Atomistic models for disordered nanoporous carbons using reactive force fields
JC Palmer and KE Gubbins, MICROPOROUS AND MESOPOROUS MATERIALS, 154, 24-37 (2012).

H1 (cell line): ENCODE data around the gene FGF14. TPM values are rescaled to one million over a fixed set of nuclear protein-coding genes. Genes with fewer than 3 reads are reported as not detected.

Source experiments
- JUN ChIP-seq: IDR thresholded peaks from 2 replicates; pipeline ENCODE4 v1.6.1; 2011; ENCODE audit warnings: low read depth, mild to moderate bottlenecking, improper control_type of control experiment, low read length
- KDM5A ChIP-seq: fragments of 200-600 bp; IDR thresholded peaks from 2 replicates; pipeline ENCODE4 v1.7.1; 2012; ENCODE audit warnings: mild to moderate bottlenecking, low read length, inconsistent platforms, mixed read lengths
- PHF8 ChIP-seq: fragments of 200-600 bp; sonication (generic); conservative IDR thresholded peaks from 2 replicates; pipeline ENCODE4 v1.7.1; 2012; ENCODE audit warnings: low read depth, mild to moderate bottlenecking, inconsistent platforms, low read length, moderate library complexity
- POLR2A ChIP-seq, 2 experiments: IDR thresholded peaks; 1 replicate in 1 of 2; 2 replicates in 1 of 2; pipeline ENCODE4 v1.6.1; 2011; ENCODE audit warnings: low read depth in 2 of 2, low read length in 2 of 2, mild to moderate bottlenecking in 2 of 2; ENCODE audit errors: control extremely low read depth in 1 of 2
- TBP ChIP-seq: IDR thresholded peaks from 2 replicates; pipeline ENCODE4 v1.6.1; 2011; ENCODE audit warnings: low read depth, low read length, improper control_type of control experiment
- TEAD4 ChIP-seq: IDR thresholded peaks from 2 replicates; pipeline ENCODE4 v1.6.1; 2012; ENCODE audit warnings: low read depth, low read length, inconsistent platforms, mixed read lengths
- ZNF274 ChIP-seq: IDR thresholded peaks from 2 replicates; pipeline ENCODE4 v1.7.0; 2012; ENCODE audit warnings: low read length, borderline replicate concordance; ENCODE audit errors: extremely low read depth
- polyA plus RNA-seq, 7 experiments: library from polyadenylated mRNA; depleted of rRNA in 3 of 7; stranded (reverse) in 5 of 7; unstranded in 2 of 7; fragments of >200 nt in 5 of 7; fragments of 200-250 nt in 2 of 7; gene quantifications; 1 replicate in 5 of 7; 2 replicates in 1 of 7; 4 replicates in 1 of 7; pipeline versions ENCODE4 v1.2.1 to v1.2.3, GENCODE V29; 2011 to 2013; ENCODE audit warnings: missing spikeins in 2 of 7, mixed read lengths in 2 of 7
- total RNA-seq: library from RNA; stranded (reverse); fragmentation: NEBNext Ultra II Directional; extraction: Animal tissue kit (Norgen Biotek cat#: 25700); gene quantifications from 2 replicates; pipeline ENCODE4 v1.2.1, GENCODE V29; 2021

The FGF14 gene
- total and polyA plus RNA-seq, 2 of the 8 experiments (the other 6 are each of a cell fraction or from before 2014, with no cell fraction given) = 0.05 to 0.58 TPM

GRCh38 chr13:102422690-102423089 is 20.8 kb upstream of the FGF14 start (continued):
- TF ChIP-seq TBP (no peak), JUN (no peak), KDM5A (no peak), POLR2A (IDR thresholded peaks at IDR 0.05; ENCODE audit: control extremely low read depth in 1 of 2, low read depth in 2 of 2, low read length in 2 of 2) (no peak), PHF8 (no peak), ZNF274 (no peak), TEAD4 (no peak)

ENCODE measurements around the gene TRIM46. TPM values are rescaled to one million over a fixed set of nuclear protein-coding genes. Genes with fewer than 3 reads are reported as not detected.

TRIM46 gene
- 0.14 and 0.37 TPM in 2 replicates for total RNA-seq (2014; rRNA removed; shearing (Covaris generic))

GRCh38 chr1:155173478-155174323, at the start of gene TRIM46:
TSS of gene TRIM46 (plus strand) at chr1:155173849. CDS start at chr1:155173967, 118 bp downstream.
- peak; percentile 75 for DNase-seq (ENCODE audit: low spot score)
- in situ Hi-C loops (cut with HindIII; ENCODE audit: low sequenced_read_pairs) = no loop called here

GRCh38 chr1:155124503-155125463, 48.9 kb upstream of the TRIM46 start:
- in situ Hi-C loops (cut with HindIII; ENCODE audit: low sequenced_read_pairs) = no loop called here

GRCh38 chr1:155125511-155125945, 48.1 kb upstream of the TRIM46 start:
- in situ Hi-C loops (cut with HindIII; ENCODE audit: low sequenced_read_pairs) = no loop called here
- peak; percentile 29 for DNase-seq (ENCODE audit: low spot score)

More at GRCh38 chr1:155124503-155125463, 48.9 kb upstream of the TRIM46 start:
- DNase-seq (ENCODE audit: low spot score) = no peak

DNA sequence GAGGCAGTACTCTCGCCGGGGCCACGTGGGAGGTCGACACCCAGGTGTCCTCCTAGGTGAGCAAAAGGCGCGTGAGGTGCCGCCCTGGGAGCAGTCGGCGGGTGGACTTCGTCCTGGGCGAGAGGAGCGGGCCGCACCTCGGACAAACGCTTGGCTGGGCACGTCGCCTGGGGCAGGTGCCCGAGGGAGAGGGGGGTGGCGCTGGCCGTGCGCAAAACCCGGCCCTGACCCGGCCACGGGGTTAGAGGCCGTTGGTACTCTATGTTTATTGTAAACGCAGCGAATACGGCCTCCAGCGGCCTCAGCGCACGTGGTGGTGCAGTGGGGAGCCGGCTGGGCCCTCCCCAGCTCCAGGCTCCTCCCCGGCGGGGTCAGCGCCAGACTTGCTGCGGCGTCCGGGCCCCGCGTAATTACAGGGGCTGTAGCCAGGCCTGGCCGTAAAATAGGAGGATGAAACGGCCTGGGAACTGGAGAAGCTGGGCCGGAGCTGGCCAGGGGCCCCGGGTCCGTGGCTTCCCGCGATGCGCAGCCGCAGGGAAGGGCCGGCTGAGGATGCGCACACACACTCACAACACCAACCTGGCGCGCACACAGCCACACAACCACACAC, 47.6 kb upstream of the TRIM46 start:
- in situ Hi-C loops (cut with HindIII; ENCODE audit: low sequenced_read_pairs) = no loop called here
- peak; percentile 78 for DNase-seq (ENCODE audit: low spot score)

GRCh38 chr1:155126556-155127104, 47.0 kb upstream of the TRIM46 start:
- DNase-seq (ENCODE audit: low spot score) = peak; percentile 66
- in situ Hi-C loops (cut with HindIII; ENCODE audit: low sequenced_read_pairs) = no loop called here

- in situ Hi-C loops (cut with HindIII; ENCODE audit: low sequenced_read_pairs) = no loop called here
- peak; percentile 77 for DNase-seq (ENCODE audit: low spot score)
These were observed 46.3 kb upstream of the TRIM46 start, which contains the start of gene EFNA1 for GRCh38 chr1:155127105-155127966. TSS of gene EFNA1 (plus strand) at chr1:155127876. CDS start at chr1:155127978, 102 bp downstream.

Optimization of disordered nanoporous carbons (DNCs) for specific applications remains a challenge due to the difficulty in accurately characterizing their nanostructures with current experimental methods. We describe how atomistic simulation techniques can be used to build structural models of DNCs and subsequently elucidate the structure- function relationship in these complex porous materials. In particular, two state-of-the-art approaches that use methods based in statistical mechanics to predict the structure of DNCs are described. The quench molecular dynamics method is a pseudo-mimetic approach that captures the effect of synthesis temperature on the structural morphology of disordered carbons, while the hybrid reverse Monte Carlo method is a reconstruction approach that builds realistic replicas of DNCs from experimental diffraction data. Both of these methods use reactive force fields to capture the formation and disassociation of chemical bonds during the simulations, allowing for the structural and porous features of DNCs to be predicted. We describe the principles behind these methods and provide illustrative examples that demonstrate their utility in modeling DNCs. Finally, we also discuss their current limitations and future avenues for improving their predictive capabilities. (C) 2011 Elsevier Inc. All rights reserved.
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